The same is true for links you see on social media or other websites. If a link looks suspicious, don’t click on it. And if you’re not sure whether a website is legitimate or not, do a quick search using your favorite search platform to check, before you enter any sensitive information into the site.
7. Keep your software up to date
One of the best ways to protect your devices from attack is to keep your software up to date. This includes your operating system, web browser, apps, and any other software you use. Software updates often include security patches that can help protect your device from the latest threats.
Whenever you see a notification that an update is available, make sure to install it as soon as possible. You can usually do this automatically, so you don’t have to worry about doing it manually.
There are a number of different security tools and services available that can help keep you safe online. These include tools that will notify you if a compromise is detected on your device. Several mobile carriers offer these services as part of their data packages.
9. Buy a local SIM
If you want to avoid the perils of open networks while travelling, one of the best things you can do is to buy a local SIM and use it to set up mobile hotspots. This is a particularly good strategy for when you need to send or receive sensitive data.
Most countries have tourist SIM packages that you can buy that will give you a pre-determined amount of data to use over a period of time. This is usually much cheaper than using your home data plan while abroad.
Certain countries have more cybercrime than others. If you are somewhere where you know there is a higher chance that your credit card information will be stolen – for example, while using an ATM or purchasing a plane ticket online – make sure that you closely monitor your transactions for fraud.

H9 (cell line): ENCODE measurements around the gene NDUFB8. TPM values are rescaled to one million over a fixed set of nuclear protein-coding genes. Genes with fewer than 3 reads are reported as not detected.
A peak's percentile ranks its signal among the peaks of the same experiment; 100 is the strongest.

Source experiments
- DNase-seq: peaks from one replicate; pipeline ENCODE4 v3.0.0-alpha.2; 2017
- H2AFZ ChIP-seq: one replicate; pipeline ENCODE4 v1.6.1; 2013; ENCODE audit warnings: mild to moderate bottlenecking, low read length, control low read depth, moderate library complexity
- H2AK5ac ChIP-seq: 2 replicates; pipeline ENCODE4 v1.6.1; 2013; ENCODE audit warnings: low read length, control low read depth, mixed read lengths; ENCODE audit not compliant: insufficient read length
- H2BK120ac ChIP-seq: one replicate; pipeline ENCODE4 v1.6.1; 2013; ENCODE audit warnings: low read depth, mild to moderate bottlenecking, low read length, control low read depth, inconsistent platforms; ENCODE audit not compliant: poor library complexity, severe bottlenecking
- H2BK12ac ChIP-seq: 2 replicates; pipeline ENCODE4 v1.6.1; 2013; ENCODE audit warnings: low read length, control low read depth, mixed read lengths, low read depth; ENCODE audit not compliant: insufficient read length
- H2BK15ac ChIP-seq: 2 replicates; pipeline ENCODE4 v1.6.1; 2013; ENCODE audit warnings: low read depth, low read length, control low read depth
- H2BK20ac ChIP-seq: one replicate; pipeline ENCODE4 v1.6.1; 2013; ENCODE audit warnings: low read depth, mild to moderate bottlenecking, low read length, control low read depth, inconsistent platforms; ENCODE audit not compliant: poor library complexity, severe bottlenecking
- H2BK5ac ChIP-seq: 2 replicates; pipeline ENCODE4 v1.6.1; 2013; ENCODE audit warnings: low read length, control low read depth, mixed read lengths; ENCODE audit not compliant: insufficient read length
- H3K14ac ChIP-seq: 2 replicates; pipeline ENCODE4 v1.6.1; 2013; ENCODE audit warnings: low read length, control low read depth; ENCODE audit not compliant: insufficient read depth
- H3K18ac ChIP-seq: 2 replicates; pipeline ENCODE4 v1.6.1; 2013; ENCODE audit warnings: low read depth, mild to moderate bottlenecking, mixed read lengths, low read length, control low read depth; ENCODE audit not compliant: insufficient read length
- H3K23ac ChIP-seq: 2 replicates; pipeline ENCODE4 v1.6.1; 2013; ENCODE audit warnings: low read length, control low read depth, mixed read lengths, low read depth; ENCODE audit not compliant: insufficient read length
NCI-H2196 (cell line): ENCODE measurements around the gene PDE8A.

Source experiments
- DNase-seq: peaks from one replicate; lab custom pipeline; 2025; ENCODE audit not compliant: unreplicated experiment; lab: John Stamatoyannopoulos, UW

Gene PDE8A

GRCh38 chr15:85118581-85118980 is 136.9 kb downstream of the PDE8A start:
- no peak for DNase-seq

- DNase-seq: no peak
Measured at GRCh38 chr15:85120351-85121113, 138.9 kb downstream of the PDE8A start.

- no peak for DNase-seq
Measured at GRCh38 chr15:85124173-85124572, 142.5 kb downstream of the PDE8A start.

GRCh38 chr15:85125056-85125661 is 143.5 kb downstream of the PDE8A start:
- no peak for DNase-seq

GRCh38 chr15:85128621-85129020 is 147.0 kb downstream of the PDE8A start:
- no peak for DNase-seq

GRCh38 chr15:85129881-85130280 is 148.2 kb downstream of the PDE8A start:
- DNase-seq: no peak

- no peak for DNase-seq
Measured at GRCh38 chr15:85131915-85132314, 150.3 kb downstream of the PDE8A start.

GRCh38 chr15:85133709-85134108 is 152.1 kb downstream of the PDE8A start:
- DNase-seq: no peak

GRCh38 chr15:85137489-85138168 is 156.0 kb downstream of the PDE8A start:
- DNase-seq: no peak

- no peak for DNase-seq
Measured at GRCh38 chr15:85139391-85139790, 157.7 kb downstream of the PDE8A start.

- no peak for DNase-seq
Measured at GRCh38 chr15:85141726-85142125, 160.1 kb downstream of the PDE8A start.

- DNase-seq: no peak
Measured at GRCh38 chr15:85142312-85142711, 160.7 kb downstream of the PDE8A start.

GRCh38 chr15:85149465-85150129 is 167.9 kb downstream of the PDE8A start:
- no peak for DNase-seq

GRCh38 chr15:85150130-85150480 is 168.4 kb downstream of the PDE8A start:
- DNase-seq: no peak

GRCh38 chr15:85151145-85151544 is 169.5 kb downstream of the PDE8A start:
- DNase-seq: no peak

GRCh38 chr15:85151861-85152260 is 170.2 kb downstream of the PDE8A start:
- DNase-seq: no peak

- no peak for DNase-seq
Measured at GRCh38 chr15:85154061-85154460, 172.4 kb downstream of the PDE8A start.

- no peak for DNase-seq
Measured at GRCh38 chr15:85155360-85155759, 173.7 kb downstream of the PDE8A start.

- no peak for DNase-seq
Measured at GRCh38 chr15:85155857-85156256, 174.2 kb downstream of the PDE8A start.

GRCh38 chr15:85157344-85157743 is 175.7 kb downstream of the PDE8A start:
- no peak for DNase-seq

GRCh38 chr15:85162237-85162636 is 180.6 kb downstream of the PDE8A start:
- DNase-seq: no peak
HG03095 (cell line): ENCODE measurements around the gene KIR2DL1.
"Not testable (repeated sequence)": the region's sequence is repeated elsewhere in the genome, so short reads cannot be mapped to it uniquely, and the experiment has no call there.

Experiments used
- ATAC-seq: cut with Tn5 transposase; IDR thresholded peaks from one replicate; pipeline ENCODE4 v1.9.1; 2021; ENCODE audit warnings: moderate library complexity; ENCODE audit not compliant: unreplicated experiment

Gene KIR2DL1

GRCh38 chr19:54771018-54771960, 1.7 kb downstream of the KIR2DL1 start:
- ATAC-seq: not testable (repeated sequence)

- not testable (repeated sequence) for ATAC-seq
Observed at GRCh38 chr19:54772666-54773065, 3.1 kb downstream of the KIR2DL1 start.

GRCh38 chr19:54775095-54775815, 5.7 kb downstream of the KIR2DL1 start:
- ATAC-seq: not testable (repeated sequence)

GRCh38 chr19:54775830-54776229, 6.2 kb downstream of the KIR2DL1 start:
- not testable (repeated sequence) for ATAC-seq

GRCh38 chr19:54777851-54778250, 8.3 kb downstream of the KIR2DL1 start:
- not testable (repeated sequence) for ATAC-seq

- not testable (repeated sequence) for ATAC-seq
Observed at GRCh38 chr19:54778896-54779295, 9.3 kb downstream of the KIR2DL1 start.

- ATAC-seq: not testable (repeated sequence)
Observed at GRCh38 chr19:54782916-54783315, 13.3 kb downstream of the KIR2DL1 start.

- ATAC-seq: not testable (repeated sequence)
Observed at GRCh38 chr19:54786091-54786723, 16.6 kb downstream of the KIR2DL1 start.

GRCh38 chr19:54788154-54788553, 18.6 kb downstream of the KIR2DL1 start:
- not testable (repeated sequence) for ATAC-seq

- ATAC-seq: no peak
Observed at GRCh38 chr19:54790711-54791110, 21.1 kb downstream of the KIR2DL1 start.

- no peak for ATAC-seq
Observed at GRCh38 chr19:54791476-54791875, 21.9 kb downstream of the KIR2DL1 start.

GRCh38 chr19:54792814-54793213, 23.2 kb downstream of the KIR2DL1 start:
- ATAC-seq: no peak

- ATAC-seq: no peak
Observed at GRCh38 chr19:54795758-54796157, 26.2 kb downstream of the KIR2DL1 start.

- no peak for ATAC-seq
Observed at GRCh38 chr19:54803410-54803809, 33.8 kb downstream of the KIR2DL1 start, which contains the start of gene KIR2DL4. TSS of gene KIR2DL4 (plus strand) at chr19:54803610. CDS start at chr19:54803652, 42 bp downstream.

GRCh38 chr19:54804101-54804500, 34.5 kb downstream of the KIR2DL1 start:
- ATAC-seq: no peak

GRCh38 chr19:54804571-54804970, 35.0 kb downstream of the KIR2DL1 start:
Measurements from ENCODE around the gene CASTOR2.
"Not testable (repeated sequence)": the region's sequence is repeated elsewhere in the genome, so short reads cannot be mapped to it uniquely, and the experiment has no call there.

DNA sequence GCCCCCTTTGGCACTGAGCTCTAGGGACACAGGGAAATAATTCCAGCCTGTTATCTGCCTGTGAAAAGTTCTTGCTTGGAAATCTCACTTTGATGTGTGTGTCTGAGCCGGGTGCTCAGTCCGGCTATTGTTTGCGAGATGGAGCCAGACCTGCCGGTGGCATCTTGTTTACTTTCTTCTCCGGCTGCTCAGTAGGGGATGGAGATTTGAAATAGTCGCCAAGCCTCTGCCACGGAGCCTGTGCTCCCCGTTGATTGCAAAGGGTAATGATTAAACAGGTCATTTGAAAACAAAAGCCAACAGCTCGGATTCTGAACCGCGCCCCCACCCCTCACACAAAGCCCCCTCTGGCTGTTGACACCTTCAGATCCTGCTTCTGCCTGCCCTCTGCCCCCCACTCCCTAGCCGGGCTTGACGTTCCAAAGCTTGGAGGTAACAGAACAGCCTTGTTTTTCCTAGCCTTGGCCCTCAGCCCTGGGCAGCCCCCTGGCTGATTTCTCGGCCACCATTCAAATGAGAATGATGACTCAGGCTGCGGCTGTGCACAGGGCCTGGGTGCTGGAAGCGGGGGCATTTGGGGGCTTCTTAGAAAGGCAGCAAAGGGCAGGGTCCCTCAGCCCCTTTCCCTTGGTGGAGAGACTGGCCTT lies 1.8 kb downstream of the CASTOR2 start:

If you see any charges that you don’t recognize, report them to your credit card company immediately. The sooner you catch the fraud, the less likely you are to be responsible for the charges. Your card company should also work to get you a new card as soon as possible, so you won’t end up stranded without any money.
By following the tips above, you can help to keep yourself safe from cybercrime while travelling. Just remember to be vigilant and take precautions when using public Wi-Fi, sharing sensitive information, and clicking on links from unknown sources.
With a little bit of awareness and care, you can enjoy your travels without having to worry about becoming a victim of cybercrime.
About the Author: With a passion for working on disruptive products, Anas Baig is currently a Product Lead at SECURITI.ai. He holds a Computer Science Degree and did his Bachelors in Science from Iqra University. His interest includes Information Security, Networking, Privacy, and Data Protection.
Editor’s Note: The opinions expressed in this guest author article are solely those of the contributor, and do not necessarily reflect those of Tripwire, Inc